The Black Lives Matter movement is celebrating 10 years of activity and renews its call for police protection.

On Thursday, the Black Lives Matter movement reached a milestone, marking 10 years since its founding in 2013 in response to the acquittal of the man who fatally shot 17-year-old Trayvon Martin.

Shot to death in the Florida gated community where his father lived in 2012, Martin was an early symbol of a movement that now has influence in politics, law enforcement and the wider debate about racial progress in the US and beyond.

BLM activists and organizations plan to celebrate the movement’s decade with in-person and virtual events. Calls for action include renewed efforts to end police department funding and reinvest in black communities that have been disproportionately affected by police brutality, unequal treatment in criminal justice systems, and mass incarceration.

According to prominent movement activist Melina Abdullah, following Supreme Court decisions that blocked the release of student loan debt disproportionately owned by black borrowers and prohibited affirmative action in higher education, the need for the existence of BLM has become crystal clear.

“This moment of movement means we have to absolutely redouble our efforts and redouble our commitment to making black lives matter,” said Abdullah, director of BLM Grassroots Inc, a collective of organizers across the country.

“Ten years later, we’re getting a glimpse of what would have happened if Black Lives Matter hadn’t happened,” she said. fight.”

Leimert Park, the historic district and cultural center of Black Los Angeles, will host “People’s Justice Festival #BLMTurns10” in Los Angeles on Saturday. The festival is conceived as a village and will include a pop-up garden dedicated to the families of people killed by police and white supremacist violence.

The organizers of the festival invited Sybrina Fulton, Martin’s mother, to perform. Scholar and activist Dr. Cornel West, who is running for US President as an independent candidate in 2024, was invited to deliver the festival’s keynote address.

The BLM movement first emerged in 2013 following the acquittal of George Zimmerman, a mixed white and Hispanic local patrol volunteer who killed Martin the year before. Zimmerman told authorities he was acting in self-defense when he shot Martin. He also admitted to an emergency dispatcher that he was following a black teenager and described him as a potential burglar in the gated community of Sanford, Florida.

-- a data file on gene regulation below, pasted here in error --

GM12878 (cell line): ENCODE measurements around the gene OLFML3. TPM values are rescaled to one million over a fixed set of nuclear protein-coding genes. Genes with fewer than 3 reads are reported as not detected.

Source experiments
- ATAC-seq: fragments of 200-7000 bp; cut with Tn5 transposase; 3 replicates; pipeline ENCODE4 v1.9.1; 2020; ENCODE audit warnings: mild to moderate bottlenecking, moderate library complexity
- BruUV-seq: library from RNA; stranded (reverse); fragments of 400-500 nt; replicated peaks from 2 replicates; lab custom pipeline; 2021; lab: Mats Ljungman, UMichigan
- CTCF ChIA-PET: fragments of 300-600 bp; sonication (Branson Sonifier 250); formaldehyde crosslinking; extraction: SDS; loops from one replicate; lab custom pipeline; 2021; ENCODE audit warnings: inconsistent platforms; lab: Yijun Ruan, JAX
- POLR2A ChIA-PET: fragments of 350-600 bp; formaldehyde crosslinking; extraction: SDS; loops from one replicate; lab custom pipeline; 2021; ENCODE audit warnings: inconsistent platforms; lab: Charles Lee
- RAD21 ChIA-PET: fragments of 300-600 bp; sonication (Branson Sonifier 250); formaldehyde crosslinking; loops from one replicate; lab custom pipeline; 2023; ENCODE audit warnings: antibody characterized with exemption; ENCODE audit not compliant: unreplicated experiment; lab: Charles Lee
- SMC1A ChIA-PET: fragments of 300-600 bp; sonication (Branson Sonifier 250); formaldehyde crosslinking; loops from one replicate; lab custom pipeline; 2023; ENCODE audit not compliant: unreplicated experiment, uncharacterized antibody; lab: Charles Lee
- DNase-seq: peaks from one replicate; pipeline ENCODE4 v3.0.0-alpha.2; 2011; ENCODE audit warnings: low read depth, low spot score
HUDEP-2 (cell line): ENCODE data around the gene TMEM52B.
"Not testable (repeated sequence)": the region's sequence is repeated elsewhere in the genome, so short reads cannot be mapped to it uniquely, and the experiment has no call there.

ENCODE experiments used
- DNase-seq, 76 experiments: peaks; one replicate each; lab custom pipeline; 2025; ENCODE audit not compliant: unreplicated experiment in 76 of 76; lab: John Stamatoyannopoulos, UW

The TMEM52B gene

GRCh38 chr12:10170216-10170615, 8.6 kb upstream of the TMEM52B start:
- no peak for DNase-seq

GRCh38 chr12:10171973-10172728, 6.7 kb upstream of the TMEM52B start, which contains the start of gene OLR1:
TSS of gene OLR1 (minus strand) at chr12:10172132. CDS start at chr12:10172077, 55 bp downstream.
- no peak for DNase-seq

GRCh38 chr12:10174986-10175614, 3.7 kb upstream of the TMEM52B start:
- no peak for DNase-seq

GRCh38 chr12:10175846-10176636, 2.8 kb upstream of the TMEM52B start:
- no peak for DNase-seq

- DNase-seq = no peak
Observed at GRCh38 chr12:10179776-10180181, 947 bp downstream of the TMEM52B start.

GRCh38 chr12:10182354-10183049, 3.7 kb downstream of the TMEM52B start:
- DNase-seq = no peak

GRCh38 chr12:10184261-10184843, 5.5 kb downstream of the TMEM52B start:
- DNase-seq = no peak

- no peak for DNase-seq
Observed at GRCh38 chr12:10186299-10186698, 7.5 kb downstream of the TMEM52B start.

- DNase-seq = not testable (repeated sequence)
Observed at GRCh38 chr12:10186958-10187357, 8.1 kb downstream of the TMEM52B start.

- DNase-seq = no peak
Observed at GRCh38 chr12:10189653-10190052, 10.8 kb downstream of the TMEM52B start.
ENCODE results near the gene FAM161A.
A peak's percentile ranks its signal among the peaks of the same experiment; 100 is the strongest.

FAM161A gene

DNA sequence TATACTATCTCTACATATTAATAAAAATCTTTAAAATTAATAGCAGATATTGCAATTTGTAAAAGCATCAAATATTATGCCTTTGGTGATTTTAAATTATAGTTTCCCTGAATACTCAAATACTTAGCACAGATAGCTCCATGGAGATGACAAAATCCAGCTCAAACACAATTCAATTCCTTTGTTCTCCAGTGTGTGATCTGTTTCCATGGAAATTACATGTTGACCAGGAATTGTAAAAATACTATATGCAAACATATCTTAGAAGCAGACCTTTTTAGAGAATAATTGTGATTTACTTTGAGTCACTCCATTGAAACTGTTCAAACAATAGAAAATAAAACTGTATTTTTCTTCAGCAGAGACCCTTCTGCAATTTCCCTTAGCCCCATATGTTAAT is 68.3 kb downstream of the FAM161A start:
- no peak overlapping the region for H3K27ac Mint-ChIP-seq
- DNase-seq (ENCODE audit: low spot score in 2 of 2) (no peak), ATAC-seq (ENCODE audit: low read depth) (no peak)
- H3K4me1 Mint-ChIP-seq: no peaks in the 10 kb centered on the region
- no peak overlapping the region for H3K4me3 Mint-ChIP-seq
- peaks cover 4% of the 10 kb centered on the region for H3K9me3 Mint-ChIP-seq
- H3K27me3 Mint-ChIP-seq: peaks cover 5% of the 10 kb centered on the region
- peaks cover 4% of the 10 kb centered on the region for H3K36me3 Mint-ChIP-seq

Martin’s meeting with Zimmerman, and the delay in arresting and charging the shooter with murder, raised questions about how police are handling alleged lynching of black victims. In 2012, former President Barack Obama, the nation’s first black commander in chief, highlighted public concerns about fairness in the case when he said, “If I had a son, he would look like Trayvon.”

On July 13, 2013, a Florida jury of six women, all but one white, found Zimmerman not guilty of second-degree murder or manslaughter. The immediate backlash to the verdict reverberated across Florida and the US, activating a new generation of black racial justice groups including the Dream Defenders and BYP100.

BLM co-founders Patrice Cullors, Alicia Garza and Ayo Tometi — three activists credited with using the phrase as a statement and organizational strategy — initially promised to create a decentralized, consensus-driven organization. The August 2014 shooting of 18-year-old Michael Brown at the hands of police in Ferguson, Missouri, helped the phrase “Black Lives Matter” become a powerful rallying cry for progressives and a favorite target of derision from law enforcement unions and political conservatives.

But just three years after its existence, all but one of the founders continued to participate in the growing organization of the movement. And in 2020, an unprecedented wave of donations to the movement in the wake of protests against the killing of George Floyd by Minneapolis police meant BLM needed more infrastructure.

Amid disputes with local activists over the direction of the Black Lives Matter Global Network Foundation Inc. manages a charitable donation in the amount of tens of millions of dollars. BLM Grassroots Inc. works separately.

The foundation is celebrating BLM’s 10th anniversary with the launch of a campaign called “Police Action Week”. On Monday, he released a digital ad renewing calls by 2020 to end funding for police departments. The organization is also calling on supporters to ask local and national elected officials to submit a draft proclamation proclaiming July 13 “Black Lives Matter Day.”

“As we continue to crack down on police funding, invest in black communities, and rethink safety in our communities, we need our elected officials to focus on the people, not the police,” BLM Foundation board member D’Jane Parker said in a statement.

“In the safest places around the world, there are no more police, no more prisons, more prisons or harsher sentences,” she said. “They have better access to economic opportunities, quality education, stable housing and health care.”


Aaron Morrison is a New York member of the AP Race and Ethnicity Team. Follow him on Twitter:

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